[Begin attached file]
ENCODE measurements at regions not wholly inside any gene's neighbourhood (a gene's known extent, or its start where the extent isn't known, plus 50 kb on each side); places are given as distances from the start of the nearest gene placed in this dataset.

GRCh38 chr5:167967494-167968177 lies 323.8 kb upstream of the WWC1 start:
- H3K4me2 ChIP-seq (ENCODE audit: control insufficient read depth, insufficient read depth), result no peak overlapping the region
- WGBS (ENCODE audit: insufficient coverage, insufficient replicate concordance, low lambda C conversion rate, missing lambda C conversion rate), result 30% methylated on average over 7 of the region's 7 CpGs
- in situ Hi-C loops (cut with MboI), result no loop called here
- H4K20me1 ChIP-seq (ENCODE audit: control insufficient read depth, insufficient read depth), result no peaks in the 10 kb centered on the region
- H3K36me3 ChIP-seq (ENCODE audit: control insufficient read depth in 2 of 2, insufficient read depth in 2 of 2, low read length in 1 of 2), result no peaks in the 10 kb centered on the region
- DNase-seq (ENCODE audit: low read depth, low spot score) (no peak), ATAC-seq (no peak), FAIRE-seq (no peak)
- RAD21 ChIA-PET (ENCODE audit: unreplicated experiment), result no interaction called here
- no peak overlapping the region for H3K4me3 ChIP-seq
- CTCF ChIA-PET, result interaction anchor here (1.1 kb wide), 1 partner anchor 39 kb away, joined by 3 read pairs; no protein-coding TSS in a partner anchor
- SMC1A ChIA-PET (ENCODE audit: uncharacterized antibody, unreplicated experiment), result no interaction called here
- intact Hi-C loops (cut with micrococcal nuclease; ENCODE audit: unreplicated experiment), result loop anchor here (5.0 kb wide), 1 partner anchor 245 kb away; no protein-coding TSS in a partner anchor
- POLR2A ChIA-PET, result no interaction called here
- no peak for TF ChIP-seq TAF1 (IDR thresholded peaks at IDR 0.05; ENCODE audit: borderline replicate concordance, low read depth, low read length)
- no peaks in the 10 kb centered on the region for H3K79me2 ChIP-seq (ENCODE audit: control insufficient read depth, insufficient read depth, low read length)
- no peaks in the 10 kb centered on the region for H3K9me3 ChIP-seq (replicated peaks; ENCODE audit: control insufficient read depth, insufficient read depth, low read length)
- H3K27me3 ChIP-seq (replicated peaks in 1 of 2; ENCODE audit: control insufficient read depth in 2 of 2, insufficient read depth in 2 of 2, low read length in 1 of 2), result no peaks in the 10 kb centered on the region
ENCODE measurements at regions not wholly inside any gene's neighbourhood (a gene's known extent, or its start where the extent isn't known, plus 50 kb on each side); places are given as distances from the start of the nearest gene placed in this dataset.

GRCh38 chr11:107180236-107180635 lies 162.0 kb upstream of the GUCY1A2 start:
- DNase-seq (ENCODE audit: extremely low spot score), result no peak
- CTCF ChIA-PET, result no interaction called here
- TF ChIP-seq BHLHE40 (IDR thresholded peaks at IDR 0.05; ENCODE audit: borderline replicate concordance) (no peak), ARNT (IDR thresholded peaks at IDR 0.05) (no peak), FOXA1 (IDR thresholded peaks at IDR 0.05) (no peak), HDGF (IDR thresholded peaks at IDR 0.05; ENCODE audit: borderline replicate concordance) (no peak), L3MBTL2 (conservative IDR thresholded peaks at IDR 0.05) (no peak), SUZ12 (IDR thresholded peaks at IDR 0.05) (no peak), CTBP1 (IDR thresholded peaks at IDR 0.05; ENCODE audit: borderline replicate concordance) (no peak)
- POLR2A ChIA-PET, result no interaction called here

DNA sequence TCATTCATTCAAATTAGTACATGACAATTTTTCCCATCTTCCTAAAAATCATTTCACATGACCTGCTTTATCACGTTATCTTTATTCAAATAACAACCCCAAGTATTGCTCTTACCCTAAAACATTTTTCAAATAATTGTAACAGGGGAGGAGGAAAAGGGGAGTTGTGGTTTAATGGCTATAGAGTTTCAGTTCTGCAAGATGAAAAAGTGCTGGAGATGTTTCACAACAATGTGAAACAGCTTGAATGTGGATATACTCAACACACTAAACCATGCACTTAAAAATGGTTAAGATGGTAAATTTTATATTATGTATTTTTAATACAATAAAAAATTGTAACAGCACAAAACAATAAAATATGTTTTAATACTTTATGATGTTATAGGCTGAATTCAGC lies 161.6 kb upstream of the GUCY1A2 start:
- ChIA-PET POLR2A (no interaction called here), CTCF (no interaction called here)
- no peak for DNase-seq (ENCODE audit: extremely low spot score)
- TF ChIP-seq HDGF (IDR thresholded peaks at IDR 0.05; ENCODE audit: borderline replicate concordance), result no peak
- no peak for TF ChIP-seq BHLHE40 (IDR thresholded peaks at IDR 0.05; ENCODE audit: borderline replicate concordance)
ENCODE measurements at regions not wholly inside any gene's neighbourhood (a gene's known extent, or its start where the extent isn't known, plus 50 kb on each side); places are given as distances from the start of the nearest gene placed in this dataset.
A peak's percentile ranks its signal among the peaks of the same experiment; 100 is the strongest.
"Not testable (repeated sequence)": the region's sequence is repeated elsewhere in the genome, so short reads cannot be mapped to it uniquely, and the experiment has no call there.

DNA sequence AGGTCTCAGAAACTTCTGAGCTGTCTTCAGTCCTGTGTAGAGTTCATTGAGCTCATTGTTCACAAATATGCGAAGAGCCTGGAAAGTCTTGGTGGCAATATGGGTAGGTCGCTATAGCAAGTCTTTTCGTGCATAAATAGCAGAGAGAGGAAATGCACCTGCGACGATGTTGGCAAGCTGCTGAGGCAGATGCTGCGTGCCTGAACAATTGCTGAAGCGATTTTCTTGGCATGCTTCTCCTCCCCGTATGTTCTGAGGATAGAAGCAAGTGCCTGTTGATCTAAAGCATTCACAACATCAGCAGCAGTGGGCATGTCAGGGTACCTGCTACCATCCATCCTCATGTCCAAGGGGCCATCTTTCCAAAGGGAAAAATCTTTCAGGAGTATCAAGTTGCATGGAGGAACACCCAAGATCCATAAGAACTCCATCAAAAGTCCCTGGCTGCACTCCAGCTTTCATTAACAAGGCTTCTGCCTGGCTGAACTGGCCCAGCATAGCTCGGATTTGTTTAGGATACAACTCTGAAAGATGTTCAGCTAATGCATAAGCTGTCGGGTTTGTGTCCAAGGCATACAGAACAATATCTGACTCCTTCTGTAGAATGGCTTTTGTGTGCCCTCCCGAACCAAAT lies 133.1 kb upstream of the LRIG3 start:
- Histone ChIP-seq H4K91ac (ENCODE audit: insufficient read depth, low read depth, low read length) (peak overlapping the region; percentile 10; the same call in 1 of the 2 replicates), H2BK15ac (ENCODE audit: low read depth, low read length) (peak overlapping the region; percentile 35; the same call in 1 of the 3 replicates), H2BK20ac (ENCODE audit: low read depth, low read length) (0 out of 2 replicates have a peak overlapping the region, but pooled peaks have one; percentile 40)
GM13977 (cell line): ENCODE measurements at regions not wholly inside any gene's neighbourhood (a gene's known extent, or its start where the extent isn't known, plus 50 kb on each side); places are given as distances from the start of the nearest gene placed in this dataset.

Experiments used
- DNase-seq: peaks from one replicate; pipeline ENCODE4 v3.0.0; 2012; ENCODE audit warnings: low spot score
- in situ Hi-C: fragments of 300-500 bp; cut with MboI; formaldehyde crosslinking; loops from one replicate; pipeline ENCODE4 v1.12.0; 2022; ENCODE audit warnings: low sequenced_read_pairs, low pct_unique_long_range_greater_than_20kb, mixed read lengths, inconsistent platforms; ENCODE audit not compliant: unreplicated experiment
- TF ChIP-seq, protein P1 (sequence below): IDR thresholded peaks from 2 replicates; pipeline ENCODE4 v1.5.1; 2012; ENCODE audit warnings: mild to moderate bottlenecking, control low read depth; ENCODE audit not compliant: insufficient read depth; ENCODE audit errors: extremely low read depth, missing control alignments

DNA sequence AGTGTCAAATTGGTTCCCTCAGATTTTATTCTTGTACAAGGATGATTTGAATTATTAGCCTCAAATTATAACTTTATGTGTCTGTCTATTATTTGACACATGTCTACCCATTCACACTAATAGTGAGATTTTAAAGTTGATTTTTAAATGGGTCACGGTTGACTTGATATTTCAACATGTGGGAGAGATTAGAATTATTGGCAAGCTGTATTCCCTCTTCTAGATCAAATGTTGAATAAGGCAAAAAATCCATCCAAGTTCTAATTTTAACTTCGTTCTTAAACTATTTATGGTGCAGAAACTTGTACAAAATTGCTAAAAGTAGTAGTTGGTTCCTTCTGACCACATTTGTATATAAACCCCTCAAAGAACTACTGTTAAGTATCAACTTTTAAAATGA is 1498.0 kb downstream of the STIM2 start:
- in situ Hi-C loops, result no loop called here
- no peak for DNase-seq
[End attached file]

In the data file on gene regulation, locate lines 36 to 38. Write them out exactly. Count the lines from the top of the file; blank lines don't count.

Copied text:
Experiments used
- DNase-seq: peaks from one replicate; pipeline ENCODE4 v3.0.0; 2012; ENCODE audit warnings: low spot score
- in situ Hi-C: fragments of 300-500 bp; cut with MboI; formaldehyde crosslinking; loops from one replicate; pipeline ENCODE4 v1.12.0; 2022; ENCODE audit warnings: low sequenced_read_pairs, low pct_unique_long_range_greater_than_20kb, mixed read lengths, inconsistent platforms; ENCODE audit not compliant: unreplicated experiment